Here’s a word of the day for you: Teuthology.
What does it mean? It’s the study of cephalopods. What are cephalopods? Well, they are a class of mollusks that include two extant subclasses: Coleoidea and Nautiloidea.
Still not sure what cephalopods are? You probably know them by their more common monikers: octopuses, squid, cuttlefish, and nautiluses. There are over 800 living species of cephalopods known today.
|Dr. Ian G. Gleadall, Reader in Marine Biology at the International Fisheries Science Unit of Tohoku University Graduate School of Agricultural Sciences, Sendai, Japan.|
Dr. Ian G. Gleadall has been studying the biology of cephalopods (particularly octopuses) for 40 years. Dr. Gleadall (a marine biologist who works in Sendai, Japan) discovered BHL in November, 2014 while visiting the National Museum of Natural History in Paris. It has had a profound impact on his research. As Dr. Gleadall explains:
“[BHL] is a truly wonderful tool. Highly useful, reliable in operation, intuitive and easy to use. I have been writing a complex systematic review of cephalopod taxonomy, with an emphasis on the octopuses of the Indo-Pacific region, particularly centred on the seas of the Japanese Archipelago. Because of many previous errors and unclear references to earlier studies in this field, I had recently decided to go deeper into previous naming systems for the Cephalopoda, particularly as regards the various groups of octopus.
“There are a number of different, rival schemes in taxonomy, so it is necessary to read the original description for each name in order to assess which should be regarded as the most appropriate to use. Many of the earlier works were published in rare and valuable tomes which are now difficult to get hold of. These books are sometimes huge in size and libraries are reluctant to have them inspected at first hand because their condition is often deteriorating and they may be heavy and difficult to handle. Getting copies of such works is in itself often very difficult and the administrative procedures can be frustrating and time consuming. It is also expensive to visit each institution concerned in many different countries.
“However, the BHL online catalogue of works provides access to a large number of such rare works, allowing me to find and study many of the books I need to use from the comfort of my laptop computer and a wireless internet connection. If I want to have copies of relevant sections, it is very easy to mark pages for collation into a customized PDF file, or even to download an entire book. This service has proven to be extremely valuable to me.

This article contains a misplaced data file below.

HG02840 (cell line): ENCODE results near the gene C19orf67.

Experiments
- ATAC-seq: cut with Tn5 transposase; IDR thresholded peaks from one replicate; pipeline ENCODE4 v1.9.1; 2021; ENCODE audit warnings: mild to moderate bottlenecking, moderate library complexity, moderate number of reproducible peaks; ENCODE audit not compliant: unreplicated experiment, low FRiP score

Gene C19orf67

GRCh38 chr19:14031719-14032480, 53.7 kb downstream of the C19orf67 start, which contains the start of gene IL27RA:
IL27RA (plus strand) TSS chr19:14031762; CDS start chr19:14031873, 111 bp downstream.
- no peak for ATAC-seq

“Over recent months I have been able to quickly gain access to many older texts and this has enabled me to achieve my aims far quicker than would otherwise have been possible. For example, often when I read a new work, I find further references to works that I previously was not aware of. I can then quickly look for (and find) those using BHL. Normally, this could involve having to revisit a library in another country that I have already visited once, or I would have to try to get the library staff to send me a copy, neither of which is as fast or convenient as using BHL.”
During intensive periods of study, Dr. Gleadall uses BHL daily, sometimes downloading up to four 4 custom PDFs in a day, in addition to studying other materials online. It’s not surprising, then, that the ability to download custom PDFs is Dr. Gleadall’s favorite feature on BHL.
“About half of the publications that I access on BHL I read online and take notes. Where there is a lot of material and I do not have time to complete my work in a single session (or if there are many data-dense tables, for example), I’ll select the pages that I’m interested in and arrange for a custom PDF,” explains Dr. Gleadall. “[The custom PDF service] is so easy and intuitive to use (why can’t other internet services be so convenient and trouble-free?!).”
A highlight for Dr. Gleadall in his research is the opportunity to explore some of the beautiful works of art that are part of the heritage of biological description, such as the stunning cephalopod lithograph created by Ernst Haeckel as part of his Kunstformen der Natur (1904).
|54th plate from Ernst Haeckel’s Kunstformen der Natur (1904), depicting squids and octopuses classified as Gamochonia. http://biodiversitylibrary.org/page/47388247.|
|Key to Haeckel’s plate, above. 1) Chiroteuthis veranyi (Férussac); 2) Histioteuthis ruppellii (Vérany); 3) Pinnoctopus cordiformis (Quoy and Gaimard); 4) Octopus vulgaris(Lamarck); 5) Octopus granulatus (Lamarck).|
“In modern times, there are many artful illustrations and computer graphic images, but many people are unaware of the gorgeous images of more than 100 years ago, where no expense was spared to produce magnificent series of books reporting on the collections from localities far and wide by the early explorers,” lauds Dr. Gleadall.
While the experience of seeing these illustrations in person creates an impression that a computer screen cannot quite replicate (as Dr. Gleadall explains, many of the rare volumes containing these artworks are massive in size), it is often difficult to gain access to such works in physical library collections. The availability of these books in BHL, and the artwork on the BHL Flickr, ensures that everyone can see and experience this wonderful biodiversity heritage.
It is this immediate and unrestricted access that has most-impacted Dr. Gleadall’s work.
“BHL has considerably smoothed the way for me and speeded up the rate at which I can view a large number of relevant references. I look forward to being able to publish my results far more quickly than would otherwise have been possible without BHL. Many thanks.”
Thank you, Dr. Gleadall, for sharing with us the impact that BHL has on your work. Do you use BHL to support your own research? Want to tell us about it? Send an email to firstname.lastname@example.org!